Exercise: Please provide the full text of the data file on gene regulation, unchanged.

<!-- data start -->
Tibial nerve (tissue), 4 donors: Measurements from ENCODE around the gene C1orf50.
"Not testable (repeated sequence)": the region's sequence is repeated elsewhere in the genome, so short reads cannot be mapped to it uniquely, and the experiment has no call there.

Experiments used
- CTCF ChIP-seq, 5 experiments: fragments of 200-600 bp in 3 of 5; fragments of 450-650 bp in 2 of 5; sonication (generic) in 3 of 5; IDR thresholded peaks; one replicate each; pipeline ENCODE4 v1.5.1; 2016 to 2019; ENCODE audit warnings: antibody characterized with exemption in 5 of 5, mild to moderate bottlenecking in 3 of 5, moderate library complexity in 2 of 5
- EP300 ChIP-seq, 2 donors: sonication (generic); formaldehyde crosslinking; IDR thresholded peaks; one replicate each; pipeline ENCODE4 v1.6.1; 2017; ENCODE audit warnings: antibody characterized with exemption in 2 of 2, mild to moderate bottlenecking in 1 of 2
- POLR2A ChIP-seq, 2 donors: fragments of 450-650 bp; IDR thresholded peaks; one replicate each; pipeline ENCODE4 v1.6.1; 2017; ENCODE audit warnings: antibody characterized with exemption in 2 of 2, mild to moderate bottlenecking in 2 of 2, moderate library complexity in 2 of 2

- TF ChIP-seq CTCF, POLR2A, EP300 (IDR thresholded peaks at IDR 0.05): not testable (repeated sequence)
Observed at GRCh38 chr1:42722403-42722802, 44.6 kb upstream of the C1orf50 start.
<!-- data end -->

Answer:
Tibial nerve (tissue), 4 donors: Measurements from ENCODE around the gene C1orf50.
"Not testable (repeated sequence)": the region's sequence is repeated elsewhere in the genome, so short reads cannot be mapped to it uniquely, and the experiment has no call there.

Experiments used
- CTCF ChIP-seq, 5 experiments: fragments of 200-600 bp in 3 of 5; fragments of 450-650 bp in 2 of 5; sonication (generic) in 3 of 5; IDR thresholded peaks; one replicate each; pipeline ENCODE4 v1.5.1; 2016 to 2019; ENCODE audit warnings: antibody characterized with exemption in 5 of 5, mild to moderate bottlenecking in 3 of 5, moderate library complexity in 2 of 5
- EP300 ChIP-seq, 2 donors: sonication (generic); formaldehyde crosslinking; IDR thresholded peaks; one replicate each; pipeline ENCODE4 v1.6.1; 2017; ENCODE audit warnings: antibody characterized with exemption in 2 of 2, mild to moderate bottlenecking in 1 of 2
- POLR2A ChIP-seq, 2 donors: fragments of 450-650 bp; IDR thresholded peaks; one replicate each; pipeline ENCODE4 v1.6.1; 2017; ENCODE audit warnings: antibody characterized with exemption in 2 of 2, mild to moderate bottlenecking in 2 of 2, moderate library complexity in 2 of 2

- TF ChIP-seq CTCF, POLR2A, EP300 (IDR thresholded peaks at IDR 0.05): not testable (repeated sequence)
Observed at GRCh38 chr1:42722403-42722802, 44.6 kb upstream of the C1orf50 start.